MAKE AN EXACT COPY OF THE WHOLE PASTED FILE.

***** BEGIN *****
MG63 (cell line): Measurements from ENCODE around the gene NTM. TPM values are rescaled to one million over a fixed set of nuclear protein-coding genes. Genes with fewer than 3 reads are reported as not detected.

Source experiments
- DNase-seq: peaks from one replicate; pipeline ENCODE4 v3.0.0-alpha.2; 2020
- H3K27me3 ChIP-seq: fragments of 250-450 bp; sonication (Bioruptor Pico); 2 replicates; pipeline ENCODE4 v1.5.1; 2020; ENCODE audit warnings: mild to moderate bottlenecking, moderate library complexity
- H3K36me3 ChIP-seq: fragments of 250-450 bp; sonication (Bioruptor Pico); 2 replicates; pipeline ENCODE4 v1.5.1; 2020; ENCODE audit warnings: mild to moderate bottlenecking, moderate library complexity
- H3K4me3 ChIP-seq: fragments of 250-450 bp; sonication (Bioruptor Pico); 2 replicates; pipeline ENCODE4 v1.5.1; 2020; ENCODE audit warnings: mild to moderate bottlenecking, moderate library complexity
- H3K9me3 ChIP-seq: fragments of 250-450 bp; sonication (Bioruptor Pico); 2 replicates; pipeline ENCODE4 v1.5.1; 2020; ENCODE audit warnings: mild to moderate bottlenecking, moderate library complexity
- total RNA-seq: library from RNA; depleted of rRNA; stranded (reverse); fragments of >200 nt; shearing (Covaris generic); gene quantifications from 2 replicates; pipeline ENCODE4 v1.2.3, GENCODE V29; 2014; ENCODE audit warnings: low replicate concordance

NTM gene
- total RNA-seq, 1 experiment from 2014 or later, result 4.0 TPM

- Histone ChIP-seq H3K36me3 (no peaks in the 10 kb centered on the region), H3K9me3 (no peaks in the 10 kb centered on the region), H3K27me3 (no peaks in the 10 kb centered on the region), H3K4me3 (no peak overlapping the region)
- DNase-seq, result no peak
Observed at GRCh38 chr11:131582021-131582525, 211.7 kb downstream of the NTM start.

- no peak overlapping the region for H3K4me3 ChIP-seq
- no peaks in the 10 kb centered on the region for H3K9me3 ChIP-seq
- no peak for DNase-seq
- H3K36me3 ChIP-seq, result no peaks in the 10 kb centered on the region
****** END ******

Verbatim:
MG63 (cell line): Measurements from ENCODE around the gene NTM. TPM values are rescaled to one million over a fixed set of nuclear protein-coding genes. Genes with fewer than 3 reads are reported as not detected.

Source experiments
- DNase-seq: peaks from one replicate; pipeline ENCODE4 v3.0.0-alpha.2; 2020
- H3K27me3 ChIP-seq: fragments of 250-450 bp; sonication (Bioruptor Pico); 2 replicates; pipeline ENCODE4 v1.5.1; 2020; ENCODE audit warnings: mild to moderate bottlenecking, moderate library complexity
- H3K36me3 ChIP-seq: fragments of 250-450 bp; sonication (Bioruptor Pico); 2 replicates; pipeline ENCODE4 v1.5.1; 2020; ENCODE audit warnings: mild to moderate bottlenecking, moderate library complexity
- H3K4me3 ChIP-seq: fragments of 250-450 bp; sonication (Bioruptor Pico); 2 replicates; pipeline ENCODE4 v1.5.1; 2020; ENCODE audit warnings: mild to moderate bottlenecking, moderate library complexity
- H3K9me3 ChIP-seq: fragments of 250-450 bp; sonication (Bioruptor Pico); 2 replicates; pipeline ENCODE4 v1.5.1; 2020; ENCODE audit warnings: mild to moderate bottlenecking, moderate library complexity
- total RNA-seq: library from RNA; depleted of rRNA; stranded (reverse); fragments of >200 nt; shearing (Covaris generic); gene quantifications from 2 replicates; pipeline ENCODE4 v1.2.3, GENCODE V29; 2014; ENCODE audit warnings: low replicate concordance

NTM gene
- total RNA-seq, 1 experiment from 2014 or later, result 4.0 TPM

- Histone ChIP-seq H3K36me3 (no peaks in the 10 kb centered on the region), H3K9me3 (no peaks in the 10 kb centered on the region), H3K27me3 (no peaks in the 10 kb centered on the region), H3K4me3 (no peak overlapping the region)
- DNase-seq, result no peak
Observed at GRCh38 chr11:131582021-131582525, 211.7 kb downstream of the NTM start.

- no peak overlapping the region for H3K4me3 ChIP-seq
- no peaks in the 10 kb centered on the region for H3K9me3 ChIP-seq
- no peak for DNase-seq
- H3K36me3 ChIP-seq, result no peaks in the 10 kb centered on the region